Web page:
Richmond Christian Center again facing sale

8/4/2017, 9:31 a.m.
The Richmond Christian Center, still struggling to emerge from bankruptcy after nearly four years, once again is facing the loss ...
Richmond Christian Center at 214 Cowardin Ave. in South Side. Sandra Sellars/Richmond Free Press

According to Ms. Tinkler, since May 2015 when the first three tenants moved to the campus, “Ujima Properties has successfully filled 90 percent of the tenant vacancies. RCC can now boast that 15 tenants will occupy the space by September of this year, and that currently there is a waiting list for future openings.”

In addition, she stated “the Royal Manchester Event Center (the renamed church banquet and fellowship space) is in demand, with clients booking events well into 2018.”

Mr. Matson stated the most serious issue has been RCC’s inability to restructure the FCR debt to reduce monthly payments, a centerpiece of the reorganization plan.

Instead of bearing fruit, negotiations between FCR and RCC stalled, and none of the required documents, including a deed of trust on all of the RCC’s property in favor of FCR, have been recorded as the plan required, Mr. Matson stated.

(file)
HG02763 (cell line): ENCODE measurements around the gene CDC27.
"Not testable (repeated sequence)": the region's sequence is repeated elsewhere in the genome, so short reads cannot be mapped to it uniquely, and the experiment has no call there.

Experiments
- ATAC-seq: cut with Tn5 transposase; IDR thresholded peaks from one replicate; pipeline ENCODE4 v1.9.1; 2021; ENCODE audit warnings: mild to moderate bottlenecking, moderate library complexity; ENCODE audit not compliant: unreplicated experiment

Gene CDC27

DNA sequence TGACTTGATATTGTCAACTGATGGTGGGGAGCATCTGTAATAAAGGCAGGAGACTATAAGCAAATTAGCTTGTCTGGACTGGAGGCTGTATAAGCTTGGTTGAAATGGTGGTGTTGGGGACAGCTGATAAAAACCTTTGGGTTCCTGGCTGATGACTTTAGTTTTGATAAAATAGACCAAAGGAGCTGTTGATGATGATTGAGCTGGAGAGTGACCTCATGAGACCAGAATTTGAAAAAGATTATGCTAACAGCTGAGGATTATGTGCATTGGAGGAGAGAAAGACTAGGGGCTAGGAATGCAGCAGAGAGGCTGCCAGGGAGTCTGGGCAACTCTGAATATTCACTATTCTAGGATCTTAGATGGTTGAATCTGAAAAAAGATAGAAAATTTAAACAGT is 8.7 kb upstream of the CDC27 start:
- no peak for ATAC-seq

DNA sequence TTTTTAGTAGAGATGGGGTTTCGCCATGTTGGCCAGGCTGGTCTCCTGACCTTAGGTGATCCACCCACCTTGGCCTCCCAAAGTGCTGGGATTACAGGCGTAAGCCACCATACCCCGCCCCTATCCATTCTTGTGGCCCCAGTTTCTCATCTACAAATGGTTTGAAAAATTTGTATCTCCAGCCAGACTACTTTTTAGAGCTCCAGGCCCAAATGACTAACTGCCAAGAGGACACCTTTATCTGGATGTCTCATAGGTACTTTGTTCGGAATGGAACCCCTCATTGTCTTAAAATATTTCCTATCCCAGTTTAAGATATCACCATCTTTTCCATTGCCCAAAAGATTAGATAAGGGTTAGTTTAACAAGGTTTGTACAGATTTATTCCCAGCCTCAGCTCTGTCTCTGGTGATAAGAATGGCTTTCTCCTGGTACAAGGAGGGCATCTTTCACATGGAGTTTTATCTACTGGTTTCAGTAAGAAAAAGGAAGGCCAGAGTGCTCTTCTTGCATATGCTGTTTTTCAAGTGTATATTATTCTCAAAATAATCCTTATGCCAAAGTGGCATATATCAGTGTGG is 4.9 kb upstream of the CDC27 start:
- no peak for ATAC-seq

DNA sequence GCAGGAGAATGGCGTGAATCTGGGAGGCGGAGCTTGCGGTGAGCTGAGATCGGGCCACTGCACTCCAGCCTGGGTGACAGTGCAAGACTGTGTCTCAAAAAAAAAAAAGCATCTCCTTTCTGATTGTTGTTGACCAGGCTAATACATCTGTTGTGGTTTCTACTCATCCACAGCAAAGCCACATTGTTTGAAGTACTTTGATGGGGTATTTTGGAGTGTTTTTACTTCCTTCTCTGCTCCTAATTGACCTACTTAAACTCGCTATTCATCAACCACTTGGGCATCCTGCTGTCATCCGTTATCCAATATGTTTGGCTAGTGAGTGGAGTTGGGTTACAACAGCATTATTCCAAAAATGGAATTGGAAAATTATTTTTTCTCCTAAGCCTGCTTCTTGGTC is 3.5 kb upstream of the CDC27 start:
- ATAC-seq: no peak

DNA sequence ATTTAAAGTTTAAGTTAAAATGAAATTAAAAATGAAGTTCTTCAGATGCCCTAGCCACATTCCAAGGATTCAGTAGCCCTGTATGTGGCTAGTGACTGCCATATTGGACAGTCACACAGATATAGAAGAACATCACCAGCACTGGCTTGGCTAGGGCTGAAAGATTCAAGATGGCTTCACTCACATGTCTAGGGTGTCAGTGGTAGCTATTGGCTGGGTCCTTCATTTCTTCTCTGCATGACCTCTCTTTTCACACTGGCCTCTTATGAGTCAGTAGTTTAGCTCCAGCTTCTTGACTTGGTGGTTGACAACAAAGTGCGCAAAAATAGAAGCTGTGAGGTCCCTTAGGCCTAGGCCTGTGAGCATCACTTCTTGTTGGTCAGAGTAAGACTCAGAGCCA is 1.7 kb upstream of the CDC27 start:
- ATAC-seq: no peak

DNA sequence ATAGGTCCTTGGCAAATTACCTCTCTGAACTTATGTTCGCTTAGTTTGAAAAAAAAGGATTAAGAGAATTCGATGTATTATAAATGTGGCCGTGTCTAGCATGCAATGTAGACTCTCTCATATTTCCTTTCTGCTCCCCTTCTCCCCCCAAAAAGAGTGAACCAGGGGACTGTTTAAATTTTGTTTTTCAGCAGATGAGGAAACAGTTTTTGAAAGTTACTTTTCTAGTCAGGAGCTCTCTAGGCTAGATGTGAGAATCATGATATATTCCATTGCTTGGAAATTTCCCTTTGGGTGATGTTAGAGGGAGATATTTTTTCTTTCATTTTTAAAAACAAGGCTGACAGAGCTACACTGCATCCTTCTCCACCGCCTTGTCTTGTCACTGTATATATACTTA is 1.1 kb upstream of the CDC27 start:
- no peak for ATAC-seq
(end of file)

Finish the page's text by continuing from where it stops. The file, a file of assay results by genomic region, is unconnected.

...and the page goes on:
So despite reporting nearly $168,000 in the bank as of June 30, RCC has stopped making payments to FCR and has not made required payments to other creditors, including unsecured creditors, Mr. Matson stated.

In his view, the plan of reorganization that the court approved “is unworkable,” Mr. Matson stated.

In 2014, Judge Phillips ordered the sale of the property, but halted its transfer to another church that was ready to buy after Mr. Matson was appointed and created the reorganization plan.

Mr. Matson stated that a sale is now the best prospect to raise the most money. He stated that interest in the RCC property should be high because of its location in the part of Manchester undergoing revival, ensuring “a robust sale” that could raise enough money to pay off FCR and other creditors.

He promised to move swiftly to hold a new auction of the property if the court approves the sale of the property.

FCR, for its part, wants Judge Phillips to order RCC to carry out its deal to file a deed of trust in favor of the lender on all of its property to enable foreclosure.

Among other things, the lender states that RCC stopped paying on the FCR loan in April, which is confirmed by RCC’s latest financial report. FCR states it needs to be allowed to foreclose on the property to protect its interest, but the company cannot foreclose because RCC has not filed the necessary legal documents.